Bupivacaine is an amide local anaesthetic used in hyperbaric and isobaric forms. These are administered intrathecally into the spine to provide regional anaesthesia for caesarean section. Several trials have compared hyperbaric and isobaric bupivacaine but none have conclusively shown the benefit of either. This review was first published in 2013 and updated in 2016.
Our objectives were to:1. Determine the effectiveness of hyperbaric bupivacaine compared to isobaric bupivacaine for spinal anaesthesia in women undergoing caesarean section;2. Determine the safety of hyperbaric bupivacaine compared to isobaric bupivacaine for spinal anaesthesia in women undergoing caesarean section.
We originally searched the following databases to January 2011: CENTRAL, MEDLINE and Embase.For this update, we reran our search in the above databases from January 2011 to March 2016; two studies are awaiting a response from authors for assessment and will be dealt with when we next update the review.We imposed no language restriction.
We included all randomized controlled trials (RCTs) involving parturients undergoing spinal anaesthesia for elective caesarean section that compared the use of hyperbaric with isobaric bupivacaine.
Two authors independently extracted the data. The data that were extracted included the number of events and the sample sizes in both the intervention and control groups. For continuous outcomes, we extracted mean and standard deviation.We reported odds ratios (ORs) and risk ratios (RRs) for binary outcomes, and mean differences (MDs) for continuous outcomes.
We included three new RCTs in this update, which now comprises 10 studies with a total of 614 participants. We judged most trials as having uncertain risk of bias regarding randomization. Other than this, the overall risk of bias was low. Most included trials had small sample sizes. All of the trials assessed the primary outcome of conversion to general anaesthesia. Ten trials comparing anaesthesia performed with hyperbaric and isobaric bupivacaine failed to show any difference in need for conversion to general anaesthesia (RR 0.33, 95% CI 0.09 to 1.17, 614 participants, very low quality of evidence). Nine trials also failed to show a difference in the need for supplemental analgesics (RR 0.61, 95% CI 0.26 to 1.41, 554 participants, very low quality of evidence). Four trials comparing requirement for ephedrine did not show any difference (RR 0.89, 95% CI 0.57 to 1.38, 256 participants, very low quality of evidence). Seven trials did not provide convincing evidence of difference in nausea and vomiting (RR 0.99, 95% CI 0.57 to 1.72, 433 participants, low quality of evidence). Three trials failed to show a difference in headache (OR 1.82, 95% CI 0.47 to 6.99, 234 participants, low quality of evidence). Two trials showed that the time until sensory block to the thoracic 4th (T4) spinal level was shorter with hyperbaric bupivacaine (MD -1.06 minutes, 95% CI -1.80 to -0.31, 128 participants, moderate quality of evidence). Six trials showed no difference in the amount of ephedrine used (RR 0.23, 95% CI -1.65 to 2.12, 386 participants, moderate quality of evidence). Three trials failed to show any difference in high block (RR 0.88, 95% CI 0.16 to 4.90, 205 participants).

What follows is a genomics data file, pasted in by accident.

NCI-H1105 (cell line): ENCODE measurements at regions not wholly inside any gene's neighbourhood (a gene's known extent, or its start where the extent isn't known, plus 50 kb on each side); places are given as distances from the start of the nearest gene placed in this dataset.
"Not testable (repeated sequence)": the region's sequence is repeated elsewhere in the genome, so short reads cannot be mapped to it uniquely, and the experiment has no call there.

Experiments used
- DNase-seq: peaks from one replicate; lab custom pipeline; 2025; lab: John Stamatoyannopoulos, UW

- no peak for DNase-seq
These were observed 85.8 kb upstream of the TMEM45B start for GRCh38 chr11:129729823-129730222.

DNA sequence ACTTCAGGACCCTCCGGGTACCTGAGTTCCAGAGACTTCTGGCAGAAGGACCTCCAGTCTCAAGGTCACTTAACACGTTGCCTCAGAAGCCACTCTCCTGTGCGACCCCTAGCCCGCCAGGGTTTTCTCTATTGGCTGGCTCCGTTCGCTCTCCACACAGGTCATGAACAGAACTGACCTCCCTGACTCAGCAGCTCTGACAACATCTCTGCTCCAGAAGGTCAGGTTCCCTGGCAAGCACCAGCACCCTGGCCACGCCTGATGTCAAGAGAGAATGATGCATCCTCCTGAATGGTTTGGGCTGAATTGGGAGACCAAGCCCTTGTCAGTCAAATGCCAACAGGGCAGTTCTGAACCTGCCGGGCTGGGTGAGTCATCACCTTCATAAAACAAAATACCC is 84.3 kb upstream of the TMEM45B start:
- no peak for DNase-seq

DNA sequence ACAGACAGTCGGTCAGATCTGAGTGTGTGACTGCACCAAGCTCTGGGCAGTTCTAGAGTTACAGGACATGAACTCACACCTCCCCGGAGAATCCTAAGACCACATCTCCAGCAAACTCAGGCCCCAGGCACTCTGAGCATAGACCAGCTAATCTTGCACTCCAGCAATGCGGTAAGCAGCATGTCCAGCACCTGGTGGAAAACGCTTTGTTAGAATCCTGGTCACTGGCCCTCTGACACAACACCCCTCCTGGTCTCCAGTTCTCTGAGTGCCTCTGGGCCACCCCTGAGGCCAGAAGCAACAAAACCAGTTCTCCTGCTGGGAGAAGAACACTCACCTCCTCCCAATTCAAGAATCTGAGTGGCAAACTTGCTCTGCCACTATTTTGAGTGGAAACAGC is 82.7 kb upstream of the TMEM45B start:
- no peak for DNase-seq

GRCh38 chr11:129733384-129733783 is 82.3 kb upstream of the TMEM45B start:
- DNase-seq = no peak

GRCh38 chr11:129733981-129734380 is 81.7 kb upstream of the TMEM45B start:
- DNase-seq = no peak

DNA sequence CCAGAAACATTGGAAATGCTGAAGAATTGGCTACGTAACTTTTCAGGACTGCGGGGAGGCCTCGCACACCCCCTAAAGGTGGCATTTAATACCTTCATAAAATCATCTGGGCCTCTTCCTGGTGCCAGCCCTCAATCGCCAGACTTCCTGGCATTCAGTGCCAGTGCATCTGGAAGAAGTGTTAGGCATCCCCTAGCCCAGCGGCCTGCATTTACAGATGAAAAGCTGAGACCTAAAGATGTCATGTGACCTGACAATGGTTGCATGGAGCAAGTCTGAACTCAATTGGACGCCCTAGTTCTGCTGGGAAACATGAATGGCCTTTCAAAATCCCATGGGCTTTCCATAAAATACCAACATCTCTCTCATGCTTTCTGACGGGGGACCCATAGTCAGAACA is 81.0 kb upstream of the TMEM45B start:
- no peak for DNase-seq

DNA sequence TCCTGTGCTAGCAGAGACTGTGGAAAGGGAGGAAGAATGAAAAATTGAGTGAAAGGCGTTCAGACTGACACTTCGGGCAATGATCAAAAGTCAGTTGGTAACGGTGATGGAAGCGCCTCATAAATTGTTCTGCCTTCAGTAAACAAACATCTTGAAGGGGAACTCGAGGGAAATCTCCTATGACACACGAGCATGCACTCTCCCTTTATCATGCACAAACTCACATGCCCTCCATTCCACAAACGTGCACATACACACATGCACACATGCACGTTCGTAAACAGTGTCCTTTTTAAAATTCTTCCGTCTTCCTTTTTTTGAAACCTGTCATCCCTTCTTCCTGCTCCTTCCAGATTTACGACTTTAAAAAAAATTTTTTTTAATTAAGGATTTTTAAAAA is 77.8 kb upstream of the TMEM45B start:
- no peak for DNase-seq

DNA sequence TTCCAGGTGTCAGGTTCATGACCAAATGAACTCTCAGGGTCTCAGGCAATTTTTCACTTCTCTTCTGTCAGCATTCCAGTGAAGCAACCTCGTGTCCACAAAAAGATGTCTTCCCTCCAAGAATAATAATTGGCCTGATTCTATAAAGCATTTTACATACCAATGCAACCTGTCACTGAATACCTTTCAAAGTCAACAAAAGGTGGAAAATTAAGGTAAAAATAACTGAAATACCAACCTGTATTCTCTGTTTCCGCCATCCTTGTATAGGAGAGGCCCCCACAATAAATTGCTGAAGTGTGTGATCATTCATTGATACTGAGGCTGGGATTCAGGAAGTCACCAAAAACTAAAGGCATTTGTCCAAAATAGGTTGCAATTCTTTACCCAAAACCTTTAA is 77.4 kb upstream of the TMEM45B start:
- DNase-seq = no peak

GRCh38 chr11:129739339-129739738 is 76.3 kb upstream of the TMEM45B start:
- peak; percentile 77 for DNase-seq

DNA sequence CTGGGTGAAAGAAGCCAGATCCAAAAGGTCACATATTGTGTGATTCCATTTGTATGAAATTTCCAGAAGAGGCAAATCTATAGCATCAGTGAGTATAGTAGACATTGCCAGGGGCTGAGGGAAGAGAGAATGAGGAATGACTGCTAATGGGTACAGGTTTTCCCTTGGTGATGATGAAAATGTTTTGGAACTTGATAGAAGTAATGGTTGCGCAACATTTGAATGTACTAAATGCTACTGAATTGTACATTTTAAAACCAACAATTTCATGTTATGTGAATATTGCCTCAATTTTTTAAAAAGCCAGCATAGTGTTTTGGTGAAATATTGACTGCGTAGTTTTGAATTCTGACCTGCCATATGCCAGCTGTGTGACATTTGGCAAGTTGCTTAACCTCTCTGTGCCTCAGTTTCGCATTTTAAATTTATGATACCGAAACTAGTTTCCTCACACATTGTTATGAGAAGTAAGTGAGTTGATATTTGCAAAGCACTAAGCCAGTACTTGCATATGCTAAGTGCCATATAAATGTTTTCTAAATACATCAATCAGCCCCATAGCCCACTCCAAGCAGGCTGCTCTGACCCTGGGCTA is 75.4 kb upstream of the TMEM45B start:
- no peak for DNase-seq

Data are limited for some of the outcomes. Reporting of the included trials is less than optimal. For these reasons the overall quality of evidence is low or very low for most of the outcomes, based on the GRADE method of assessment. This review found that intrathecal hyperbaric bupivacaine had a more rapid onset of sensory blockade at the 4th thoracic vertebra (T4) level than isobaric bupivacaine. Hower, despite incorporating more data in the analysis, we found little evidence that the need for conversion to general anaesthesia and supplemental analgesia differed between the hyperbaric or isobaric bupivacaine groups. This is mainly due to the rarity of these outcomes, variability in the dose, use of adjuvant drugs and differences in the technique used for regional anaesthesia. There were no differences in the adverse effects studied. Any possible advantage of hyperbaric bupivacaine needs to be confirmed in larger randomized trials. In future research, criteria for conversion to general anaesthesia need to be defined objectively and applied uniformly.